Audit reveals theft of musicians' royalties
What you need to know:
- Kecobo’s Executive Director Edward Sigei said the seven-day period given to the CMOs to respond started Tuesday.
- That means that by Tuesday next week, the organisations should have replied to the queries from their regulator.
An audit of organisations that collect royalties on behalf of musicians has revealed why Kenyan artistes have been receiving peanuts.
The scrutiny on Music Copyright Society of Kenya (MCSK), the Performers Rights Society of Kenya (Prisk) and the Kenya Association of Music Producers (Kamp) was ordered by the Kenya Copyright Board, which licenses the bodies, commonly called collective management organisations or CMOs.
The forensic audit from 2017 to 2019 unearthed deep-rooted systemic inefficiencies. The findings are contained in a draft report received by Kenya Copyright Board (Kecobo) Chairman Mutuma Mathiu Tuesday.
The rot includes diversion of royalties, poor corporate governance structures, suspected fraudulent transactions, poor record-keeping and the existence of ghost or duplicate members.
The report also says the CMOs lack a number of critical policy documents, do not remit statutory deductions, have significant gaps in structure and administration and are negligent in asset management.
Risk of funds misappropriation
“The non-compliance exposes the three societies to serious risk of misappropriation of funds, civil and criminal liability and loss of income from penalties and sanctions,” said the statement.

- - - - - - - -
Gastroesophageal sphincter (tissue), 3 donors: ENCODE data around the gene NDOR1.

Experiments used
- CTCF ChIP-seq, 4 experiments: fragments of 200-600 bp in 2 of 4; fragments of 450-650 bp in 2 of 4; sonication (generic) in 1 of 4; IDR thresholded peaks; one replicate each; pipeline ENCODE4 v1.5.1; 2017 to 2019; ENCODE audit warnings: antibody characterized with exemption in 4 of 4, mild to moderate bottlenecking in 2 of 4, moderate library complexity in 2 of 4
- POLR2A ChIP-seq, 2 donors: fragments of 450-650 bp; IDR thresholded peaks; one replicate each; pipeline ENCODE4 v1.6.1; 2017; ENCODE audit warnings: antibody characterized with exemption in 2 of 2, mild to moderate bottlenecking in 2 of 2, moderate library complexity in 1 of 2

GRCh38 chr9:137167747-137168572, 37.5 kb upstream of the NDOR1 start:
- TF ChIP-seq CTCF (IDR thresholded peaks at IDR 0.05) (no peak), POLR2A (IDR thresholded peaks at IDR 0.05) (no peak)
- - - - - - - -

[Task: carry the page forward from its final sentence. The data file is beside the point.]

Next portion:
Mr Mathiu said the Kecobo board of directors will hold a special meeting in the next two weeks to discuss what course of action to take.
“The Kenya Copyright Board is looking at several options in implementation of the results of the audit report — including reference to Criminal Investigation Department, recovery of lost property and further administrative, policy and structural reforms in the CMO sector, once we receive the mandatory response from the CMOs, thus completing the audit report,” he said.
Kecobo’s Executive Director Edward Sigei said the seven-day period given to the CMOs to respond started Tuesday.
That means that by Tuesday next week, the organisations should have replied to the queries from their regulator.
The forensic audit done by audit firm Ronalds LLP, was ordered this year as per the provisions of the Copyright Act that created Kecobo.
“The same (Act) shall guide the actions of the Kecobo board of directors with regard to the implementation of the final forensic audit report,” said Mr Sigei.
Every so often, Kenyan musicians have lambasted the CMOs for opacity and pilferage of monies collected on behalf of artistes for music played on radio, TV, bars, matatus, and public events, among other places.
For instance, in August 2019, MCSK sent artistes Sh2,500 each, drawing uproar.
Rappers Khaligraph Jones (Brian Robert Ouko) and King Kaka (Kennedy Ombima) were among the most vocal.
“So, MCSK sends everyone Sh2,500. (Multiplied by) 15,000, that’s Sh37 million. Are you sure that’s all you collected?” tweeted King Kaka.
Khaligraph posted: “MCSK, one day we’ll come to your place and stir you up. Don’t try sending me these peanuts again.”
MCSK defended itself, saying it distributed the money to its 13,967 members from cash collected by those performing in public places, and noted that it had not received money from broadcasters.
It also added that 30 per cent of the money collected went to international CMOs because “we all know that Kenyan music receives little airplay”.